Considering Gold: demand hits a two-year high

by Ina King (Potgieter) May 24, 2022

Forbes Magazine Editor-In-Chief, Steve Forbes, said that: Gold is a constant. It’s like the North Star.

Indeed, gold continues to be the constant commodity and the investment of choice, in part because of its high value and in part because of its sensitivity to fluctuations in demand.

Gold demand has recovered from the impact Covid-19 had on global markets. According to the latest World Gold Council report (published in April 2022), gold demand year-on-year has increased by 34% to 1 234 tons.

A number of factors are driving the demand for gold (and pushing up the gold price!), including:

  • The Ukraine war – political uncertainty generally prompts investors to put their money into ‘safe haven’ commodities
  • Inflation
  • Growing consumer demand for gold jewelry
  • Demand for gold used in electronics.

Consider these pertinent World Gold Council report findings:

  • Demand for gold exchange traded funds (ETFs) climbed, reaching levels previously seen in 2020
  • Central banks continue to buy gold, with net buying having “more than doubled from the previous quarter”.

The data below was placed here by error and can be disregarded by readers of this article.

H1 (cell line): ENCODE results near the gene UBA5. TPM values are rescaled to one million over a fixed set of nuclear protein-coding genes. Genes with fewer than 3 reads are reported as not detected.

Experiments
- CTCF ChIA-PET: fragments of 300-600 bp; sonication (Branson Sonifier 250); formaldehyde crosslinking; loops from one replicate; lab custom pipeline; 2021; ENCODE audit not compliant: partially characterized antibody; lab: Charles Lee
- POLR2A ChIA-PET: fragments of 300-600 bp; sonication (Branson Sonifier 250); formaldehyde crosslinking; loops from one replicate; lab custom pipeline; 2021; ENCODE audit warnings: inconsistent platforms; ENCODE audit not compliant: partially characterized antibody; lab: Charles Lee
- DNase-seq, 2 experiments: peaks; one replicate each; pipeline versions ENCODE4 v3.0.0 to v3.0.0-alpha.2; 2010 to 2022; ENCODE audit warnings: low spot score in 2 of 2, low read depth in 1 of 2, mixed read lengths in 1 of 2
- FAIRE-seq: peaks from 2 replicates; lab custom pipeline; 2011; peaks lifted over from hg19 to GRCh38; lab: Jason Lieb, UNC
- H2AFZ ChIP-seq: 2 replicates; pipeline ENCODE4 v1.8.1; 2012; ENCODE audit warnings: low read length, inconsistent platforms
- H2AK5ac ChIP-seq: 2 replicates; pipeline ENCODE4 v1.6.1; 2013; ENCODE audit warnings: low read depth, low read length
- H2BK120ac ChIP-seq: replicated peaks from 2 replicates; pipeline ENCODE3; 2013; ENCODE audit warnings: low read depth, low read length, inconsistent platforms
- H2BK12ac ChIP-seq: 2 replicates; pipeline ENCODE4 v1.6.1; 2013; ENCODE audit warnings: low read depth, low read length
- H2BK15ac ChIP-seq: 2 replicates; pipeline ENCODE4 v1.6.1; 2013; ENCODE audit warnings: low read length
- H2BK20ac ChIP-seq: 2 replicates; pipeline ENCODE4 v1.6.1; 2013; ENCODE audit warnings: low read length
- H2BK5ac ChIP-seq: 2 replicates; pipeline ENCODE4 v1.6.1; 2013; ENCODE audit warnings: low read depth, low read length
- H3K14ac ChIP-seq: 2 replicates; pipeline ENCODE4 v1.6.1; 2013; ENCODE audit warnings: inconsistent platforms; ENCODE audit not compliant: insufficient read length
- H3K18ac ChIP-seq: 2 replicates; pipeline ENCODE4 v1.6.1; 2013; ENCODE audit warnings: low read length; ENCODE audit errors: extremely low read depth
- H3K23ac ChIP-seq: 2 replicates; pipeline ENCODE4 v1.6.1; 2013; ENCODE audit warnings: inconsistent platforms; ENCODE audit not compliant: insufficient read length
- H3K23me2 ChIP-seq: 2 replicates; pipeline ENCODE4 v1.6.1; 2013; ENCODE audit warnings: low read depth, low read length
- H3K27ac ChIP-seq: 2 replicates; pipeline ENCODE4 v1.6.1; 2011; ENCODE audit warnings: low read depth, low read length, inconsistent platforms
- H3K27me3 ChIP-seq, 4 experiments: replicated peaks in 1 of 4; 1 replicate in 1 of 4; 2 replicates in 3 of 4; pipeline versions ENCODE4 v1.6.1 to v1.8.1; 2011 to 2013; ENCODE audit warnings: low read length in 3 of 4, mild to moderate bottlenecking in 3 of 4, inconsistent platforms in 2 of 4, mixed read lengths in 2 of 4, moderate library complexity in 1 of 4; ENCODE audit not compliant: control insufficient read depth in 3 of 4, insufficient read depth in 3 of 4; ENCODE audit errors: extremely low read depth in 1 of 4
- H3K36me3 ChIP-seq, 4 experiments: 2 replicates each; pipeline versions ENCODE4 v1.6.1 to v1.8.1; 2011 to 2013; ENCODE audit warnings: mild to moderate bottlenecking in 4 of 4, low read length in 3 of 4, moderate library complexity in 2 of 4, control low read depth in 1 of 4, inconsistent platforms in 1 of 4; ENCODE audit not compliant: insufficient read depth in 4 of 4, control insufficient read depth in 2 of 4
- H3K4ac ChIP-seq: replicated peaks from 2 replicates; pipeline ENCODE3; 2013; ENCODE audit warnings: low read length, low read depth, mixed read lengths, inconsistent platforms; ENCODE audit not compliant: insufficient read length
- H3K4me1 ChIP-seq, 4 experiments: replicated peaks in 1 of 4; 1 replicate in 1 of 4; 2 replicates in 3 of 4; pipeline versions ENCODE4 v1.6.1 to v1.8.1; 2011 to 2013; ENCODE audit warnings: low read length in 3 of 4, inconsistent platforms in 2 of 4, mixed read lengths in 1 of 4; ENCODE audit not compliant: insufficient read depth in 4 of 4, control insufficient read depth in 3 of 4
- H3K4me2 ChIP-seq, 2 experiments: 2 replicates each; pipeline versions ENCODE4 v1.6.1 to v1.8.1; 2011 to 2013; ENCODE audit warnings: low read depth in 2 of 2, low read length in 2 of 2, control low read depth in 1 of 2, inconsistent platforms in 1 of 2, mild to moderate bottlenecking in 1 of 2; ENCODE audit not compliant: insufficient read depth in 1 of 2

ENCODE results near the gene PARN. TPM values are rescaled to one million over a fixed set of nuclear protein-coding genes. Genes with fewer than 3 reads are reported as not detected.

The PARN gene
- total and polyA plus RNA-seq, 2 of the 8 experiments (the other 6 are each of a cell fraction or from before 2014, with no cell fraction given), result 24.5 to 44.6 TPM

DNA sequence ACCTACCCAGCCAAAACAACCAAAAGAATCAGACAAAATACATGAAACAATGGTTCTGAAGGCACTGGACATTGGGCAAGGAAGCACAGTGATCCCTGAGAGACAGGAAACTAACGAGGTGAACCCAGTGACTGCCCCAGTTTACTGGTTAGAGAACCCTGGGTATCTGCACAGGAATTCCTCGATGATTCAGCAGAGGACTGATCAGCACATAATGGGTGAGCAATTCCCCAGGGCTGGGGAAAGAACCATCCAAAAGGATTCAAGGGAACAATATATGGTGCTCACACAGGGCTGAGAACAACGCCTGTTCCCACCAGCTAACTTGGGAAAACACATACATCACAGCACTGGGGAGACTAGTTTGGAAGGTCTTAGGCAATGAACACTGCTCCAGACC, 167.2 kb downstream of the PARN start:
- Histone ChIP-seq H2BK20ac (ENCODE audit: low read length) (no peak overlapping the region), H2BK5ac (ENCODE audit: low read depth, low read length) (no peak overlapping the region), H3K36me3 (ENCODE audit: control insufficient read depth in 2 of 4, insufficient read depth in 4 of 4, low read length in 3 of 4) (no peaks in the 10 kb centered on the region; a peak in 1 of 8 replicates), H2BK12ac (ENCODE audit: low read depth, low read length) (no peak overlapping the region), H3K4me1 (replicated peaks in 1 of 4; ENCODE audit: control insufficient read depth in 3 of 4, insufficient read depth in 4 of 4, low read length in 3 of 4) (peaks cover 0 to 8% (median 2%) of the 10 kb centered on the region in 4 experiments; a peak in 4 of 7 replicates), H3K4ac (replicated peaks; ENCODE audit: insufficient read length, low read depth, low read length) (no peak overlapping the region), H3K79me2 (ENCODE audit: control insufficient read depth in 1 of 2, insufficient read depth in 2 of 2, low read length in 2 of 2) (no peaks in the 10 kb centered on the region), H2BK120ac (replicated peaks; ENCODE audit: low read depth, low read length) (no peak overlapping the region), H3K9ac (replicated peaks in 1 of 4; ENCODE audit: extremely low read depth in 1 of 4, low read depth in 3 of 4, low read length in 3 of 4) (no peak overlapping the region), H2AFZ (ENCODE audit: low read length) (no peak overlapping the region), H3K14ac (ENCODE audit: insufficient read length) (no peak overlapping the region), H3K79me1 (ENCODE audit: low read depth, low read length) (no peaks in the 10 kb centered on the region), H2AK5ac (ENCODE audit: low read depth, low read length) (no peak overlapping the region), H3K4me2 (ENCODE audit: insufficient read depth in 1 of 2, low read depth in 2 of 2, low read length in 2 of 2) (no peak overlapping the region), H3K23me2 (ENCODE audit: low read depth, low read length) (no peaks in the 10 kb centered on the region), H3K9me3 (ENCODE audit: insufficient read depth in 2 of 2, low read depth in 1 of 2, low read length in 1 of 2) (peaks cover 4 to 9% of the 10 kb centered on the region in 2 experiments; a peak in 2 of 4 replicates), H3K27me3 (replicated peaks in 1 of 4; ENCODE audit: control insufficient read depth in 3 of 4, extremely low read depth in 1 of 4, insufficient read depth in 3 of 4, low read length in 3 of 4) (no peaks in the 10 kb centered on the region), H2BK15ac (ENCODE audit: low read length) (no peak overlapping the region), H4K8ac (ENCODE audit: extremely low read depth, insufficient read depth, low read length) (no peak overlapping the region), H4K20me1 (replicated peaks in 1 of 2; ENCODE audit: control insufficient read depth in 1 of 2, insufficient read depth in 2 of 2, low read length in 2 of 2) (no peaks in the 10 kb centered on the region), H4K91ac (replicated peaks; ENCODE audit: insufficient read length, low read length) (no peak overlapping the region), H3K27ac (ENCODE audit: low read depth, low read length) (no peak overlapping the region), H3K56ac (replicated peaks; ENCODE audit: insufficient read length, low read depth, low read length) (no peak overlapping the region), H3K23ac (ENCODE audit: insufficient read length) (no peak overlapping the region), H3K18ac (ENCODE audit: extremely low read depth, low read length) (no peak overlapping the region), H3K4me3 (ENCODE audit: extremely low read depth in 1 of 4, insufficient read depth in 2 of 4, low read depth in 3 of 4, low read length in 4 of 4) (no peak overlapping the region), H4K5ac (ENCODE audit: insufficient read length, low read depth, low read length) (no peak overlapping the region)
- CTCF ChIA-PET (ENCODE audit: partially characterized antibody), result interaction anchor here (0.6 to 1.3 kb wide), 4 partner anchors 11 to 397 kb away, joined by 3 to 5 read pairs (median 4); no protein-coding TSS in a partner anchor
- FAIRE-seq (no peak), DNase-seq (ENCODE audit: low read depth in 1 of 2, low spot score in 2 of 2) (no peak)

• Demand for electronics is prompting a demand for gold, at a level last seen in 2018.

This growth in demand may be good news for Africa’s gold mining companies (especially in Ghana, which has quickly become one of the world’s top producers of gold, as reported here).

However, mines are facing a significant challenge, in that gold reserves are dwindling. World Gold Council data showed that discoveries of high-grade gold have been in steady decline. This is cited as the reason why major mining companies have been spending less on exploration, and instead, investing in ways to make the most out of their existing reserves. Available deposits are located at greater depths below ground, meaning that mining companies must consider more sophisticated methods of recovery.

This McKinsey report sheds light on refractory ores as a potential area of growth for gold mining, but also makes the point that refractory ore mining is more costly. Pertinently, the mines that will succeed, are those that factor in higher capital and operational costs, and optimise their mine designs and plant performance through digitization.

Gold mines are also under pressure to become more sustainable. Decarbonization and the utilization of renewable energy supply are among the major concerns for mining companies, but this, too, requires a considered investment in new infrastructure and technology. We’ll be watching the likes of Sibanye-Stillwater, which has announced plans to implement renewable energy.

In the medium term, gold mines and investors will be capitalising on the current high demand for gold. But modernization and investment into new methods, technologies, and resources, will be key to sustain this sector.

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